30 October 2020

Royal Enfield Interceptor 650: A classic relived

The Adelaide Hills in Spring make for perfect riding conditions (R Eime)

The gorgeous Spring riding weather in Adelaide presented the perfect opportunity for our long-overdue road test of the new(ish) Royal Enfield (RE) twins.

We picked up the sparkling Interceptor 650 from local RE dealer, Motorcycle Revolution at Melrose Park, and disappeared into the hills. Revitalised after some generous rain and bathed in the radiant Spring sunshine, the Hills are recovering well from the devastating fires at the beginning of the year.

1968 Royal Enfield Interceptor (Motorcycle Classics)

We won’t go into the rich history of Royal Enfield in this post (we did that here) instead we’ll just update you on the latest 650cc parallel twins which were introduced in 2018. Similarly, we won’t go into boring technical detail other than to tell you that the delightful engine is a wet-sump, 648cc, air-cooled SOHC, 8-valve, parallel-twin fuelled via Bosch injection with electronic engine management.

The name ‘Interceptor’ is no random coincidence either. In its previous life, the 692cc parallel-twin Interceptor was produced at the Royal Enfield Redditch factory in the UK between 1960 and 1970. So the new 650 is a respectful ‘homage’ to its significant forbear.

The Royal Enfield Interceptor 650 channels the 60s and 70s bikes (R Eime)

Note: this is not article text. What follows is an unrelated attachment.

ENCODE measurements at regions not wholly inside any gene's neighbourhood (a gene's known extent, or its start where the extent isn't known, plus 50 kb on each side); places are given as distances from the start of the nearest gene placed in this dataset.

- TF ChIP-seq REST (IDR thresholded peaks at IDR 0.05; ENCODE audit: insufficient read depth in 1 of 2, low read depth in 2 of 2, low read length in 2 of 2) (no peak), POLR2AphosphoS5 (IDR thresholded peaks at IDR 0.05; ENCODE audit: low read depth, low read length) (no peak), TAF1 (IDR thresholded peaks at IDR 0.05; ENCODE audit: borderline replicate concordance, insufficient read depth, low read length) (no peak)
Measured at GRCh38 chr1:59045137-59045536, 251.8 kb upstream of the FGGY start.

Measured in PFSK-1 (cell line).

The overall ‘retro’ style and feel are accurate and useful. Two large analogue dials display speed and revs, with a tiny LCD for fuel, odometer and trip meter. It’s all you need. Electric start, of course, brings to life a sewing machine-smooth engine that purrs through the revs rather than ‘buzzes’ with the exhaust tuned through a pair of prominent tailpipes.

Europe? No. Basket Range.
Heading up into the leafy landscapes around Lobethal, Basket Range and the Onkaparinga River, the Interceptor feels light and agile with enough ‘poke’ to join the many corners with a quick blast of throttle without heart palpitations. Front and rear discs with ABS make braking a cinch.

The 6-speed gearbox is silky smooth through all changes up and down, with ratios sensibly spaced for energetic riding. That said, we both experienced a couple of false neutrals during the ride and, wondering if it was just my clumsy foot, I note there are mentions of this event on the RE forums. I’m not able to confirm this is a mechanical or production fault, so let me say that you should simply make sure your changes are firm and positive - like they should be on any bike - to avoid this issue.

For two 50-something test riders with contrasting experience, we both had similar findings. I spend almost all my saddle time on big cruisers like my Harley, while Nick (who you see in the pictures) is back from a riding recess and is what we call a “returning rider”. Gear issues aside, we both loved the Interceptor for its light, nimble feel and easy riding stance. Neither twisty mountain roads nor suburban commuting presented any difficulty for the 650 and made our time in the seat completely enjoyable.

Test bike supplied by Motorcycle Revolution, Melrose Park.

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